Monday, October 10, 2011

Simple Vanilla Drop Sugar Cookies (or Whoopee Pies?!)

Although I love the simple vanilla flavor of sugar cookies, I hardly ever make them.  I think its because they’re a little pesky to make – they usually require lots of refrigeration time.  The dough must be rolled out on the countertop, and regular readers of this blog will recall from photographs that my kitchen countertop is tiled – its not the usual smooth Formica or granite or whatever surface it is that most people have in their kitchen.  The textured tile countertop makes it basically impossible to roll out cookies.  (Don't ever put a tile countertop in your kitchen.)

If I want to make cut-out sugar cookies, I have to haul the dough and cutters and cookie sheets over to a family member’s house, invade their kitchen, and make them there.  Consequently, I usually only bother with sugar cookies once or twice a year, generally only around a holiday, and make cut-out shapes of Christmas trees and angels or Easter bunnies and tulips over at my Dad’s house with my sisters.

To satisfy my sugar cookie fix during the rest of the year, I’m always looking for a good soft drop sugar cookie recipe.  This one works pretty well – no refrigeration required, and the fact that I don’t have a smooth countertop is irrelevant.  The mixing process is easy enough your kids can put the recipe together.  Unlike most sugar cookie recipes, you don’t need to plan to make the cookies four hours ahead to allow ample time for refrigeration.  The cookies are simply dropped onto the cookie sheet with a cookie scoop.  The addition of sour cream gives the cookies great flavor, and keeps them ultra soft, as long as they don’t get excessively overbaked.  They taste good either frosted or unfrosted.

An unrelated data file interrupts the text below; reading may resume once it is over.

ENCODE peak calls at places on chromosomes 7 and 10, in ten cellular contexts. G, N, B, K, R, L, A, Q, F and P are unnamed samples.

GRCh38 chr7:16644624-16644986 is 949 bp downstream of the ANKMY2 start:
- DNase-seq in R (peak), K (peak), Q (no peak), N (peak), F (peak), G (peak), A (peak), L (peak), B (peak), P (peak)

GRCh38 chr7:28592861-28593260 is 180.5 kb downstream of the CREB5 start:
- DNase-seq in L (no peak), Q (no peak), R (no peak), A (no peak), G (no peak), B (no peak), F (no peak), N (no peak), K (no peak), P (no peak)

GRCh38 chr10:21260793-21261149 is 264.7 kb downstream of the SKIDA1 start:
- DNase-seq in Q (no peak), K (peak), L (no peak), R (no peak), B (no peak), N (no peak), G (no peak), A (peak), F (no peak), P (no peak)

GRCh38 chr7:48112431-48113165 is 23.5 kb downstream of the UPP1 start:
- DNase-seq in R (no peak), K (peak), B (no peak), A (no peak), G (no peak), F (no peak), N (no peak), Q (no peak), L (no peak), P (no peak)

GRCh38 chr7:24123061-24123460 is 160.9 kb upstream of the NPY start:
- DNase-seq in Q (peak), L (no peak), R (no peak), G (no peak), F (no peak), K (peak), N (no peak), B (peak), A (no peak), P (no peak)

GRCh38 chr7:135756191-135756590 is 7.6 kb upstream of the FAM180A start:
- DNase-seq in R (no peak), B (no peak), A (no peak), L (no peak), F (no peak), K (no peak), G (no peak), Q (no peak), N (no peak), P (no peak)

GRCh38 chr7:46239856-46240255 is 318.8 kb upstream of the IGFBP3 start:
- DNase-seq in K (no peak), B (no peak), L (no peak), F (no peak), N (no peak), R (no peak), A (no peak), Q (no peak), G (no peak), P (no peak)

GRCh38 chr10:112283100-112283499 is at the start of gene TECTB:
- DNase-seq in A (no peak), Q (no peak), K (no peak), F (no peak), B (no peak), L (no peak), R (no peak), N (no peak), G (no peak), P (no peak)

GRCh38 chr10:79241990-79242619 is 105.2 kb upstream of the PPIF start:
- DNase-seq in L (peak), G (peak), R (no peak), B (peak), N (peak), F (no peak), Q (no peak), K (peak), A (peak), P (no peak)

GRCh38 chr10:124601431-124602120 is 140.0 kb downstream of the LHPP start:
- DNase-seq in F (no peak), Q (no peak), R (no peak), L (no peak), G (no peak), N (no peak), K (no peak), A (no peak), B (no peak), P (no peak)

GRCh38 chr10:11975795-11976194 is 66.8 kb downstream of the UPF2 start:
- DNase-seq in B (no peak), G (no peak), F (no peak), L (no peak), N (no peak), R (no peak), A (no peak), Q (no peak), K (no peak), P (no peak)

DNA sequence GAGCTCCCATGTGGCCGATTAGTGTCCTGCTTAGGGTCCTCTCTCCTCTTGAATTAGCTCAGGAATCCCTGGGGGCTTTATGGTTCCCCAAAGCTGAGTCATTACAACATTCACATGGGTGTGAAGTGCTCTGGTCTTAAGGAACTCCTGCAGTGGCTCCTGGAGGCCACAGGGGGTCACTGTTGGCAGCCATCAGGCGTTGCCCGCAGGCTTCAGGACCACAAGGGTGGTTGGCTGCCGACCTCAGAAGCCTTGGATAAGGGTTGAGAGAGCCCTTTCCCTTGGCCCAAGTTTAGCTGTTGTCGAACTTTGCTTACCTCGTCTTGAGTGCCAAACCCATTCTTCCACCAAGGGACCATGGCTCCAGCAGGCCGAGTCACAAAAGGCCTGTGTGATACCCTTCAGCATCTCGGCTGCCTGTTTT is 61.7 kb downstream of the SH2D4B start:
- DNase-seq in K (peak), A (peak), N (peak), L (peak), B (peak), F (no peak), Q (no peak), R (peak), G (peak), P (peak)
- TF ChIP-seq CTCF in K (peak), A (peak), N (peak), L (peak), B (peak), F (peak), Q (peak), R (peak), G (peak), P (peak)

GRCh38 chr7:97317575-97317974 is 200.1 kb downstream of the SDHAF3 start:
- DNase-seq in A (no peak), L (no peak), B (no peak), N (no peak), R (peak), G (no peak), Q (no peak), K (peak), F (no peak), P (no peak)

My mom found the first version of this recipe’s ingredient list and baking times somewhere, it apparently came from compilation cookbook put together by Beta Sigma Phi, “The Millennium Cookbook.”  She might have made a few modifications on her end (the recipe was originally supposed to be a roll-out sugar cookie recipe, but my mom found it to be way too soft to easily roll out).  We thought it might make a good drop cookie recipe, and thus I began experimentation in my kitchen.

Turns out, the resulting unbaked “dough” IS really soft – its really more like a thick cake batter than it is like any other cookie dough I’ve ever made.

I have no idea how anyone could possibly roll the dough out without making a huge mess - multiple cups of flour would need to be dusted onto the countertop during the rolling process, and the cookies wouldn’t be nearly as tender with the addition of all that extra flour.  The original recipe concept seemed so difficult and inconsistent – the drop cookie method as I’ve written it below is definitely the way to go.

During experimentation, I discovered these cookies work pretty well as the cake portion of a whoopee pie.  Since the cookies are vanilla and are not strongly flavored, they pair well with a tangy lemon curd filling.  I’ve included an easy-to-make lemon curd filling recipe below the cookie recipe in case you want to try that out.  It uses good-quality store-bought lemon curd, and therefore is way less complicated to make than it would be if you were to make the lemon curd yourself.